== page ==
A couple of weeks ago I wrote about the government’s consultative document on its proposal to target net-zero emissions by 2050, and particularly the commissioned modelling NZIER had undertaken on the likely consequences of each of several options for future real GDP. As the consultative document itself put it
The analysis by NZIER suggests that GDP will continue to grow but will be in the range of 10 per cent to 22 per cent less in 2050, compared with taking no further action on climate change.
Those are breathtakingly large numbers (future GDP gains) for a government to simply propose walking away from. As one comparison, high end estimates of the GDP gains from preferential trade agreements (such as CPTPP or the proposed new one with the EU) tend to be about 1 per cent each.
A couple of days ago NZIER’s final report itself was released, making it a bit easier to make sense of the reported modelling results. There is a great deal of detail (the report is 90 pages), a considerable number of (necessary and inevitable) caveats, as well as quite a bit of editorial advocacy for their client’s wishes.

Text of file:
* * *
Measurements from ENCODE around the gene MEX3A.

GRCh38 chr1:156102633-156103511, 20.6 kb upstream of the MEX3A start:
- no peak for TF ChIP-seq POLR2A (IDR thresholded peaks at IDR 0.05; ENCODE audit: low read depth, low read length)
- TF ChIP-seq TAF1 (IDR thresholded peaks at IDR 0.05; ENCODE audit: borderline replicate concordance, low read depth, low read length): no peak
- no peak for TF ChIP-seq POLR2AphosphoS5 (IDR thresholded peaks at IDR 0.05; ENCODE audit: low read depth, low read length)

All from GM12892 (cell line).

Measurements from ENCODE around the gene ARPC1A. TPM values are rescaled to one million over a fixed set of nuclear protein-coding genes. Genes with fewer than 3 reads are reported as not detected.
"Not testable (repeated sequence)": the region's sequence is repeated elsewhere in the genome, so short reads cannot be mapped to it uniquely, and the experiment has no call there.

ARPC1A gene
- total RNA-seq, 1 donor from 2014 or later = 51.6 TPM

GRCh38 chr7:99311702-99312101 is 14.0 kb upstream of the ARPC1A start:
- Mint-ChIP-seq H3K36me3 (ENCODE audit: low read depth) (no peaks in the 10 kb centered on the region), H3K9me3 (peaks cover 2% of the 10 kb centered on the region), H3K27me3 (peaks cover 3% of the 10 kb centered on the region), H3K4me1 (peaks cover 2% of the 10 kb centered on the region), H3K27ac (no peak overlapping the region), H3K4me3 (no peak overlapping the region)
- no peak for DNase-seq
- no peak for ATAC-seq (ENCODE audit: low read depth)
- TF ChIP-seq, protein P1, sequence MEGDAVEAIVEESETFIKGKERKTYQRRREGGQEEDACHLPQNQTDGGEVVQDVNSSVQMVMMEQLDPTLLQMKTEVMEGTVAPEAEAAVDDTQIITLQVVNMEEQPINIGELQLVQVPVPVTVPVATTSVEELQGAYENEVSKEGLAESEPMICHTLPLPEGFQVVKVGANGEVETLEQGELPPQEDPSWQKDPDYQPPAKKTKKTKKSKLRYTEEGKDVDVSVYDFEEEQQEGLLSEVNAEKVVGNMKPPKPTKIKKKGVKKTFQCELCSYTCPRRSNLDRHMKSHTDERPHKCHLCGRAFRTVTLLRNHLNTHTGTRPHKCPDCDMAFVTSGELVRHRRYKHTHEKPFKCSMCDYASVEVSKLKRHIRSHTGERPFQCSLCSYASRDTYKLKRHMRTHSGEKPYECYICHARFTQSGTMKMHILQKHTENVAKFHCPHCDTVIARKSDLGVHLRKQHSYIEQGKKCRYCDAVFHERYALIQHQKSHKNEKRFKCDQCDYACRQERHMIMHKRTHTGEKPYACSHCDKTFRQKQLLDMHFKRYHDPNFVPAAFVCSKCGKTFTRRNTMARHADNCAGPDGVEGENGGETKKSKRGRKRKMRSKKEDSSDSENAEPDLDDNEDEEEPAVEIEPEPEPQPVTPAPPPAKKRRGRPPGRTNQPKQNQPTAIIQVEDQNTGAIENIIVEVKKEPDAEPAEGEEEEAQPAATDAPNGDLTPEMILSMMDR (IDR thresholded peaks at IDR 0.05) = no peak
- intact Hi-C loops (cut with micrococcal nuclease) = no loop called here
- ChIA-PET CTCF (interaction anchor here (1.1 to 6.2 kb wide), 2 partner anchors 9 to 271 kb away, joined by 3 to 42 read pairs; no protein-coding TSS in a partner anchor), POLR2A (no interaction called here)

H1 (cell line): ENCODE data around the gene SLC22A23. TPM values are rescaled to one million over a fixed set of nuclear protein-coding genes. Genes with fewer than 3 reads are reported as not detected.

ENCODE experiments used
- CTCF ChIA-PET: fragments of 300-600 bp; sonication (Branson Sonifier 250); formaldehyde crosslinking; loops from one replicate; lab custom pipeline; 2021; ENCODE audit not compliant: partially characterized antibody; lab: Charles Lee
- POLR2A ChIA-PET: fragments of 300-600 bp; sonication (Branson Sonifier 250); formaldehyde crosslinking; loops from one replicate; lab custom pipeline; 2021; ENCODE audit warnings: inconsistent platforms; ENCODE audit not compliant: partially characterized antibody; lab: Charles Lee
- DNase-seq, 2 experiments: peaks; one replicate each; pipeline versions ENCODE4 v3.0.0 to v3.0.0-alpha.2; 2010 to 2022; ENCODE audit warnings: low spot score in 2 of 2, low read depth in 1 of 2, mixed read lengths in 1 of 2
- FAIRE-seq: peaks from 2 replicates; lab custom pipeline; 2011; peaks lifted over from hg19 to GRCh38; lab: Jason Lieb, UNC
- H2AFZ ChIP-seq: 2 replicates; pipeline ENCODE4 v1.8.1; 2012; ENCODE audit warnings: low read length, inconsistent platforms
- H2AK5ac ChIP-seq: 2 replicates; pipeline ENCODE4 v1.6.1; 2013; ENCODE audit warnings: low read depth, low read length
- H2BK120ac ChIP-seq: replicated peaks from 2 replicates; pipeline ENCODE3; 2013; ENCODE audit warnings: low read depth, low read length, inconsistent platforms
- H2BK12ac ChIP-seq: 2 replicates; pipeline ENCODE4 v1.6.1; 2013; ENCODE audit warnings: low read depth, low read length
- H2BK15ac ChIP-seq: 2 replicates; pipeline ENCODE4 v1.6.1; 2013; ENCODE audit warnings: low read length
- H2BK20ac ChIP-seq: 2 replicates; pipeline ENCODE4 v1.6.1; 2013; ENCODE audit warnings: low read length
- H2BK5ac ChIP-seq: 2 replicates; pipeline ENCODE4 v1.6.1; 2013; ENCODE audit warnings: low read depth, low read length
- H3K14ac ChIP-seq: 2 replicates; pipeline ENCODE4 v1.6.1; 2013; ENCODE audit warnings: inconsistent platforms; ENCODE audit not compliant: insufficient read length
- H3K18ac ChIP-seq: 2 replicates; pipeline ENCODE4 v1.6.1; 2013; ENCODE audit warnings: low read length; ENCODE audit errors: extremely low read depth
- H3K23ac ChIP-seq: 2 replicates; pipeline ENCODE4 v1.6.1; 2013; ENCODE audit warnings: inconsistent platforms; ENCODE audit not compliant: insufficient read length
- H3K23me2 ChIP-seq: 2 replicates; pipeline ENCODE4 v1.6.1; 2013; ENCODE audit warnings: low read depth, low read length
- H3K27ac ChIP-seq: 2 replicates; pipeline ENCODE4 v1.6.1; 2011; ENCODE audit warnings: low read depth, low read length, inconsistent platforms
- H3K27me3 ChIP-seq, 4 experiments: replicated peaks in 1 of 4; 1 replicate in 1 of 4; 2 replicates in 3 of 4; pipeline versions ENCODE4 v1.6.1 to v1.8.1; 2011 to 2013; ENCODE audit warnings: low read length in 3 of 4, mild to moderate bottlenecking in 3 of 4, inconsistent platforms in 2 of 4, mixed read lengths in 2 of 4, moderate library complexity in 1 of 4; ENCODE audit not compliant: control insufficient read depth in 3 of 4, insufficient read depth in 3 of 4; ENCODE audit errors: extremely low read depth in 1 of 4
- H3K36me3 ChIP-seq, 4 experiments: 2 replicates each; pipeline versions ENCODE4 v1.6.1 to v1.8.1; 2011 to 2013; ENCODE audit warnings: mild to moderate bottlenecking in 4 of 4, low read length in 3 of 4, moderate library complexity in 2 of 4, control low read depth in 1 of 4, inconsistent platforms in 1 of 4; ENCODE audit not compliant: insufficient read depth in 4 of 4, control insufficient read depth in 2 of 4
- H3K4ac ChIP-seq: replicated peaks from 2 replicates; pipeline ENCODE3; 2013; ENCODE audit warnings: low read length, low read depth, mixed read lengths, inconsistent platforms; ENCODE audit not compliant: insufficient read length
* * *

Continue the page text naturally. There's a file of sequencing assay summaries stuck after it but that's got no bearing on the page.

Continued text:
The centrepiece remains this table which I ran in the earlier post.
From reading the final report, and a few exchanges with NZIER, they would encourage people to focus on the final three columns. In those scenarios, relative to the baseline (the first column, which is built from The Treasury’s longer-term economic projections/assumptions), the net-zero target sees productivity growth fall quite substantially, such that average annual GDP growth falls by 0.3 percentage points. Over 33 years, that cumulates to a sacrifice of about 10 per cent of GDP (real GDP – per capita, since the population assumptions don’t change – in 2050 is about 10 per cent lower than it otherwise would be). These are serious numbers: 10 per cent of today’s GDP is about $28 billion. And the loss isn’t just for one year. Depending on various possible assumptions, the cumulative loss the next generation would experience could easily be a couple of hundred billion dollars (in today’s dollars).